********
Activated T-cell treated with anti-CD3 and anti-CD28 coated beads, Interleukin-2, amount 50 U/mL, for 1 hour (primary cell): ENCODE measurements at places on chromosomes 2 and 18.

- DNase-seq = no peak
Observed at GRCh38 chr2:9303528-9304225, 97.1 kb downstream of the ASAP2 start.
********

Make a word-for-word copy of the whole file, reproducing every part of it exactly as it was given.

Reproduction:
Activated T-cell treated with anti-CD3 and anti-CD28 coated beads, Interleukin-2, amount 50 U/mL, for 1 hour (primary cell): ENCODE measurements at places on chromosomes 2 and 18.

- DNase-seq = no peak
Observed at GRCh38 chr2:9303528-9304225, 97.1 kb downstream of the ASAP2 start.